Our wellness program embodies the belief that nature is vitalizing and that wildness, as Thoreau famously said, supplies a tonic. Wellness Specialists are fully accredited and experienced licensed massage therapists and are aboard every ship in the National Geographic-flagged fleet. They lead morning stretch class on the deck, aerobic walks ashore, kayak outings, and more.
Relax and settle in to life aboard as you cruise the waters of the Pacific Northwest. Your expedition ship offers the absolute best way to access all the sites, culture, and history along the river—without ever having to change hotels or wheel luggage around. We add to that the luxury of comfort with a quality of shipboard life and a philosophy of wellness designed to relax and rejuvenate body, mind, and spirit as you cruise the Pacific Northwest.
Making a Difference
Lindblad Expeditions supports stewardship efforts in the places we explore, and one way we do that is through the Lindblad Expeditions-National Geographic (LEX-NG) Fund. Traveler contributions to the LEX-NG Fund in the Pacific Northwest currently support the National Geographic Society’s Early Career Grants, which promote future leaders with novel and exploratory projects that span the fields of conservation, education, research, storytelling, and technology.
This morning we cruised through the San Juan Archipelago then stopped on the eastern side of Sucia Island for an afternoon of hiking and kayaking. Fog cleared early in the day leading to a beautiful sunny day of exploring the island above and below water.
As is often the case in Astoria, the sky is leaden. As
Geographic Sea Lion
approaches town, a handful of freighters riding high in
the water are at anchor awaiting their cargo. California sea lions bark as they
jostle for space on channel markers. We spot a plethora of gulls amid their
typically raucous behavior. A few harbor seals show their heads above the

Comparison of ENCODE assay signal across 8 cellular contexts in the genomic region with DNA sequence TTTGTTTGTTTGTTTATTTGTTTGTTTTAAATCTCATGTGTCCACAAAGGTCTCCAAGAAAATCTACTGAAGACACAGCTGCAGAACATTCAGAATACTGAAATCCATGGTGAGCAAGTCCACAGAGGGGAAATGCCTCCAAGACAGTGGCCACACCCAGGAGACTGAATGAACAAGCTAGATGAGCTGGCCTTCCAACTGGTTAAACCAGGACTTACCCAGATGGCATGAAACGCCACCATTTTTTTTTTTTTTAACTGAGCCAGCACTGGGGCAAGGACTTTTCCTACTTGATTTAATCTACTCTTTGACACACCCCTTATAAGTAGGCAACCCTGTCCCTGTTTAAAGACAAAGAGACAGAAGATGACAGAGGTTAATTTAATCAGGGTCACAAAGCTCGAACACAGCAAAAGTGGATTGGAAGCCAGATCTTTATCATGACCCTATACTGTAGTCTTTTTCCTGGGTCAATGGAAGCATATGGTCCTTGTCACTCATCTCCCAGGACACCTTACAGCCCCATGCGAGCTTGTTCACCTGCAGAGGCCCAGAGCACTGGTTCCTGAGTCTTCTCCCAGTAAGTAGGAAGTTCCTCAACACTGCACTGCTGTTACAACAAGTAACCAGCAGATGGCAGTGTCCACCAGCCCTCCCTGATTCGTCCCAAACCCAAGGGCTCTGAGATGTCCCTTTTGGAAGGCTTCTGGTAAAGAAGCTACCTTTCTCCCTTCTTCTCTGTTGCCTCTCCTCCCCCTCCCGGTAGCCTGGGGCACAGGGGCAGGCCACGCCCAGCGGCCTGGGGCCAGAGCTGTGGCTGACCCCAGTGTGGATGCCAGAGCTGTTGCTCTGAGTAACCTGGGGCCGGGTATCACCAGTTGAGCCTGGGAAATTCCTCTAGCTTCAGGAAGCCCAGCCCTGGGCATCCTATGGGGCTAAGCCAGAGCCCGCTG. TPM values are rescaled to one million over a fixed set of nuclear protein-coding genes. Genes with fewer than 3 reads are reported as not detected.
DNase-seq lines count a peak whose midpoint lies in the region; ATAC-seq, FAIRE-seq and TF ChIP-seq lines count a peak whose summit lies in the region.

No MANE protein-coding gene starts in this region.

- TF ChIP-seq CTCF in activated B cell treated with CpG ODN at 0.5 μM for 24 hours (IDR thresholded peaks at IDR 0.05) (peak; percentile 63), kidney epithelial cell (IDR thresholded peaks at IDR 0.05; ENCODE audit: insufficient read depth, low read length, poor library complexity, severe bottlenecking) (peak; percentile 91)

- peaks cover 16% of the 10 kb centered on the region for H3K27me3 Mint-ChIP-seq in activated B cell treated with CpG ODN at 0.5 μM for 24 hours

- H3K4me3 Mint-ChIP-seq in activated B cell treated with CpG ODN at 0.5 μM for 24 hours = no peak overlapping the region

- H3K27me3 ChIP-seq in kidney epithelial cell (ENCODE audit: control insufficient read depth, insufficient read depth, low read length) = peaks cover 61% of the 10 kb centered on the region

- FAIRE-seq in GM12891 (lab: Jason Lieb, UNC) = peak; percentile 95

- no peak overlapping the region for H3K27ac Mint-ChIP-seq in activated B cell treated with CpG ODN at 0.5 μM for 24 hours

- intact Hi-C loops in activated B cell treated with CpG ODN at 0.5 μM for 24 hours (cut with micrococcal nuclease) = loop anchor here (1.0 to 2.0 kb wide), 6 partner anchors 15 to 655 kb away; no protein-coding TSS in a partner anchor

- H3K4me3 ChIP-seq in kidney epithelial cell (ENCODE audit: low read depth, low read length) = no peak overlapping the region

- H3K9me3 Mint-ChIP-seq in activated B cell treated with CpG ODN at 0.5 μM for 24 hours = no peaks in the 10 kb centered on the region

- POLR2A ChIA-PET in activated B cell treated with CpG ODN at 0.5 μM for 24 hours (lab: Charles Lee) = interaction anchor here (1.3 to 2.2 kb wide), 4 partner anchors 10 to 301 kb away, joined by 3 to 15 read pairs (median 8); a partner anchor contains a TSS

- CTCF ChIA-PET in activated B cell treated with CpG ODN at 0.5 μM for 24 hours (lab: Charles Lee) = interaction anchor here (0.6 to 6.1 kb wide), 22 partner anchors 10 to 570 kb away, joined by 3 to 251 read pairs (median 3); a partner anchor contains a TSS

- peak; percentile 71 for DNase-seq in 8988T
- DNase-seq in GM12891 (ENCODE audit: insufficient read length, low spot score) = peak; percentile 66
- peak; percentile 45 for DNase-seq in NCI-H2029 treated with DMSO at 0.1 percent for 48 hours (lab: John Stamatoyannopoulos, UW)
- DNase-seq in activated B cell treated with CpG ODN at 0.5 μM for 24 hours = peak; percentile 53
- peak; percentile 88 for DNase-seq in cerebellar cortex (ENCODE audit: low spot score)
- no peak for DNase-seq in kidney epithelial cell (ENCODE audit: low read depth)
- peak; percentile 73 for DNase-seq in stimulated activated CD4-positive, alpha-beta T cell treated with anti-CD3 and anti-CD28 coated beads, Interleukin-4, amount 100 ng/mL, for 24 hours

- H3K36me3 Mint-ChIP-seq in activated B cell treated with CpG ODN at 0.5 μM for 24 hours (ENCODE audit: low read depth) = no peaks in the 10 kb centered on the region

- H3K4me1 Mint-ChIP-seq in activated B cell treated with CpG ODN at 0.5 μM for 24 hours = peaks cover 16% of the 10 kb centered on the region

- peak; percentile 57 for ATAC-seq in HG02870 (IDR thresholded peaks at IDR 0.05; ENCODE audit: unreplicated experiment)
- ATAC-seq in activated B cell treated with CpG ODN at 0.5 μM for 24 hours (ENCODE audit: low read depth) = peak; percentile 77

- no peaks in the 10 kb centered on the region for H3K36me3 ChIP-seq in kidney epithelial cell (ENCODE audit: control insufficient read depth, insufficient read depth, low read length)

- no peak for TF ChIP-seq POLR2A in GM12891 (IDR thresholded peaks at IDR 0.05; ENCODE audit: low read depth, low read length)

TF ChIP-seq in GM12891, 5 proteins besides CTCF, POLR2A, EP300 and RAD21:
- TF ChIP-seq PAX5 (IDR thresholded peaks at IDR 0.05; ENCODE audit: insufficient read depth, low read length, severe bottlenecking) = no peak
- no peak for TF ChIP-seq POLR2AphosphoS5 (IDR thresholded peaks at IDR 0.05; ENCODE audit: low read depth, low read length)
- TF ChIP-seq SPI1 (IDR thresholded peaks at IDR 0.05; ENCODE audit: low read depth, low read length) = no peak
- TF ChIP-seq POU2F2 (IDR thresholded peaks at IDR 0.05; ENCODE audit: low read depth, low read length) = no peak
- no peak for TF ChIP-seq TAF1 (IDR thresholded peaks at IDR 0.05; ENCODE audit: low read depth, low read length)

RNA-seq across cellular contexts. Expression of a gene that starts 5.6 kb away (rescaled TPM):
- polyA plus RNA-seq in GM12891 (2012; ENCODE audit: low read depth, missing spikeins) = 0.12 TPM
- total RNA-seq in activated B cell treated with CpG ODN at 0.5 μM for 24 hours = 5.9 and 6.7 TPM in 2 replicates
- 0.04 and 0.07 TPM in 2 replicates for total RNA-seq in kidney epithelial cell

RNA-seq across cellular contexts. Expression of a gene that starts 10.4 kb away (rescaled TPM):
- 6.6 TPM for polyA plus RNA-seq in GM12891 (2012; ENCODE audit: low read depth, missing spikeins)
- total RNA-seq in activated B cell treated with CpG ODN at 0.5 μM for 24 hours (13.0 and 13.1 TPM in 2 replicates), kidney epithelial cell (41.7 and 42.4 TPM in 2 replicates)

surface of the river.
This morning’s adventure begins with a visit to Washington state’s Waikiki
Beach, where we enjoy a sandy stroll and views of the rock-rugged coast. The
water is calm and a few of us dip our toes in the brine. Unlike the weather at
the more famous Waikiki Beach, it is cool here with patches of blue above. We
continue to the Lewis and Clark Discovery Center, which has exceptional
exhibits addressing many aspects of the expedition. Outside, we look out from the
top of the cliff, over the Pacific Ocean and the mouth of the Columbia River.
The infamous “bar” is uncharacteristically calm. A few Brandt’s and
double-crested cormorants remain on the rocks as their breeding season has just
about come to an end. There are plenty of gulls, including one Heermann’s gull,
one of the most attractive of the gull species in this region.
We are off again after lunch. Fort Clatsop, a National Park Service
site, was the winter headquarters for the Corps of Discovery between the years
of 1805 and 1806. Sitka spruce and western hemlock trees dominate this
temperate rain forest - a radical contrast to the arid shrub-steppe region of
eastern Washington. It was a wet and dismal time for the Lewis and Clark
expedition. The members suffered from colds and resorted to eating elk meat
that was often well past it’s prime. On the ride back to town, we pass by a
herd of Roosevelt elk.
At the Coast Guard pier in Astoria, we visit the extraordinary Columbia
River Maritime Museum. Before walking through the exhibits, a docent leads us
through a short course in Coast Guard rescue operations. Fascinating! The
lightship Columbia, tied up to the dock adjacent to the museum, is a part of
the experience. Anchored outside of the mouth of the Columbia River, this ship
was a beacon for incoming ships. Duty on board was not always pleasant, as the
lightship was especially susceptible to ocean motion and the crew lived in
After the museum, we choose from a smorgasbord of options. There is
time to explore the interesting downtown shops, take a walking tour or come
directly back to the ship. During cocktail hour, we enjoy looking back at our
adventure as we watch the world premiere of our very own “Road Scholar Group